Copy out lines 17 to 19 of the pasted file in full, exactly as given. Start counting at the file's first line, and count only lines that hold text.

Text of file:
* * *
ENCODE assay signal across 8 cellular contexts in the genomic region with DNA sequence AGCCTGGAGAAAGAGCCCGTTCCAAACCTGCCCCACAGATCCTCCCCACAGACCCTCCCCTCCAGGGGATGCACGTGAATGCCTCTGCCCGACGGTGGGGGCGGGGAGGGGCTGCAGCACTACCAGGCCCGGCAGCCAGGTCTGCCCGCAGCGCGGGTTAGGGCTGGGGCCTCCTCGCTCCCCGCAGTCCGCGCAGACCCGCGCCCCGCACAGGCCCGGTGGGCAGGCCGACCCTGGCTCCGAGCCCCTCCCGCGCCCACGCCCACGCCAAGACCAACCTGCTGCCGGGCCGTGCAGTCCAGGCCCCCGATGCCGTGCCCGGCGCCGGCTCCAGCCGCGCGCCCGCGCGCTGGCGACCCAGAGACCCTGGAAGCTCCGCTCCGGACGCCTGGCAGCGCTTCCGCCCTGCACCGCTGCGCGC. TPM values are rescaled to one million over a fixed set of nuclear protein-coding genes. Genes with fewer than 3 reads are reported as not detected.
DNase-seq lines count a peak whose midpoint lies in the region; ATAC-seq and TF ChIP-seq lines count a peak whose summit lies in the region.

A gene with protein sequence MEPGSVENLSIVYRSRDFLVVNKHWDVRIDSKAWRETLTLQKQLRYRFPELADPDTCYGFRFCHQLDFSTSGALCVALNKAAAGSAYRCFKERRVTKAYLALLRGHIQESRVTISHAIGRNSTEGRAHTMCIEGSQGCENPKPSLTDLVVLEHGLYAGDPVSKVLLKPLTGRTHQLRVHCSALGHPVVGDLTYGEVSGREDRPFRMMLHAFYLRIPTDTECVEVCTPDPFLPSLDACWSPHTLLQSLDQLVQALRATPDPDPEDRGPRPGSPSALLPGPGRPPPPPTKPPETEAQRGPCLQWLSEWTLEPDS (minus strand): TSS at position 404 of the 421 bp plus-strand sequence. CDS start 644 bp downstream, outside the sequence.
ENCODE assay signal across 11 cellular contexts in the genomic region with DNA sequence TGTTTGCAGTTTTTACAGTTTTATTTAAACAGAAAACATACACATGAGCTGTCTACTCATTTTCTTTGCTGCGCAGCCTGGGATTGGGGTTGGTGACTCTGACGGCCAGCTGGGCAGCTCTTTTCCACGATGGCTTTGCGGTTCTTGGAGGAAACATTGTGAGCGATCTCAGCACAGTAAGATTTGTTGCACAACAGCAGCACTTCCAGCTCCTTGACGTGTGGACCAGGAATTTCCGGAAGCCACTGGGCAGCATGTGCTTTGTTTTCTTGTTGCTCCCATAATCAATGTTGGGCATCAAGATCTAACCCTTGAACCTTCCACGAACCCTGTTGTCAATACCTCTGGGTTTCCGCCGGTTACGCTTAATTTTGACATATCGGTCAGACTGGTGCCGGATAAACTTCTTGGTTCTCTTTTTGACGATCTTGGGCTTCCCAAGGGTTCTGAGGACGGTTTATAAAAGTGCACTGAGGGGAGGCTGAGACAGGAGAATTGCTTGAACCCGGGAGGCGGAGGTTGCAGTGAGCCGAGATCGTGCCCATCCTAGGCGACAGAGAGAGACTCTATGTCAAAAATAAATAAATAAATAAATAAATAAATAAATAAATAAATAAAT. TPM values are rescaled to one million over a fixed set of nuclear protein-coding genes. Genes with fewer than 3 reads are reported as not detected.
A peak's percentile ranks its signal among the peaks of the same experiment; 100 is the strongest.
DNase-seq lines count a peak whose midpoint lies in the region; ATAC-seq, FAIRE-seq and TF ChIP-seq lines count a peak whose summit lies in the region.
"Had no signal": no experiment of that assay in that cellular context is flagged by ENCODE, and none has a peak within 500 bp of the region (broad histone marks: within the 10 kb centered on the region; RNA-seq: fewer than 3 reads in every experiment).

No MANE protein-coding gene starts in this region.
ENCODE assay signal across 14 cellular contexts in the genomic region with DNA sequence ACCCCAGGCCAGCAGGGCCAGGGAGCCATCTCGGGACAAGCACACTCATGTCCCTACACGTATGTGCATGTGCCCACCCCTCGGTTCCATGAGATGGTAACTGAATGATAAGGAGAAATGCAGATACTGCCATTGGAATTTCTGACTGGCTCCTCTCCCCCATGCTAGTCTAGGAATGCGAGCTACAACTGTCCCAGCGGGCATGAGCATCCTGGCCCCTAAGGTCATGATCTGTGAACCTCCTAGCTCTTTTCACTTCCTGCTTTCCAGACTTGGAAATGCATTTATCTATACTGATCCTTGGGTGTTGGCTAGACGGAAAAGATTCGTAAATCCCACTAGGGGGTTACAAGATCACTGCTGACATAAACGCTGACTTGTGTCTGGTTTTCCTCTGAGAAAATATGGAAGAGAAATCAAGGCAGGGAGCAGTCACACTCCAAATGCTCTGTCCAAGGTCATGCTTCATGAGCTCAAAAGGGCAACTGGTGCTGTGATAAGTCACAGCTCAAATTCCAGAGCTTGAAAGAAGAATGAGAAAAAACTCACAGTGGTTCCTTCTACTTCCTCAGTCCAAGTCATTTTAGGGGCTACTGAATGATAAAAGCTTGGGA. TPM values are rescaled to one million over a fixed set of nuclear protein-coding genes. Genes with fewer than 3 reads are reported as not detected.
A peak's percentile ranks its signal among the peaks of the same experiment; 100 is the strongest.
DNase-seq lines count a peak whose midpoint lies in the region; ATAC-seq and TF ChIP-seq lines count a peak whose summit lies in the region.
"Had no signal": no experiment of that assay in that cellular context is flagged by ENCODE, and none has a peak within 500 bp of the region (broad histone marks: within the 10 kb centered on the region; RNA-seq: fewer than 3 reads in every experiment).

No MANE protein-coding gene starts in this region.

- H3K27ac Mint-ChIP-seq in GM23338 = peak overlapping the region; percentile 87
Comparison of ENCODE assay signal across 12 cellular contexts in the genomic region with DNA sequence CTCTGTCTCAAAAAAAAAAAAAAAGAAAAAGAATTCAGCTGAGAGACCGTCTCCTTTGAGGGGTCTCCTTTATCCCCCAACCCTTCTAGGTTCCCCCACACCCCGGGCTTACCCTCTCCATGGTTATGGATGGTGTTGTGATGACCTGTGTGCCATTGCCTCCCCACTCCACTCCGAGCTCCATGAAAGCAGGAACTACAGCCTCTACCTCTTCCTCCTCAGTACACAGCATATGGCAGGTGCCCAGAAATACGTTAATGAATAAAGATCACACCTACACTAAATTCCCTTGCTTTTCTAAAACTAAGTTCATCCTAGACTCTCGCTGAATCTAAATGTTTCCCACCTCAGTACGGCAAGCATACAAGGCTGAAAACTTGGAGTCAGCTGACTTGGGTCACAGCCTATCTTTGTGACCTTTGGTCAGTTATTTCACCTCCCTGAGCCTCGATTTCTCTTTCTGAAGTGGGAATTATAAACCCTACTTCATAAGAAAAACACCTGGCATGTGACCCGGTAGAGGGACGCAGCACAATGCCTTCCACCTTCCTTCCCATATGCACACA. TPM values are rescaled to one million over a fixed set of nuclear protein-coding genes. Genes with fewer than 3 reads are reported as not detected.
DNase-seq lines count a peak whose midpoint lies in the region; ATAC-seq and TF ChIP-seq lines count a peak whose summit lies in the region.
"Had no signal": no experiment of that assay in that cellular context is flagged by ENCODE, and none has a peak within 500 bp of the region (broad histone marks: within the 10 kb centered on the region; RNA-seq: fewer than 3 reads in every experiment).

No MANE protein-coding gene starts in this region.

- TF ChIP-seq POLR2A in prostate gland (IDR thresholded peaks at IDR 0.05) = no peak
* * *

"Had no signal": no experiment of that assay in that cellular context is flagged by ENCODE, and none has a peak within 500 bp of the region (broad histone marks: within the 10 kb centered on the region; RNA-seq: fewer than 3 reads in every experiment).

No MANE protein-coding gene starts in this region.

- TF ChIP-seq POLR2A in prostate gland (IDR thresholded peaks at IDR 0.05) = no peak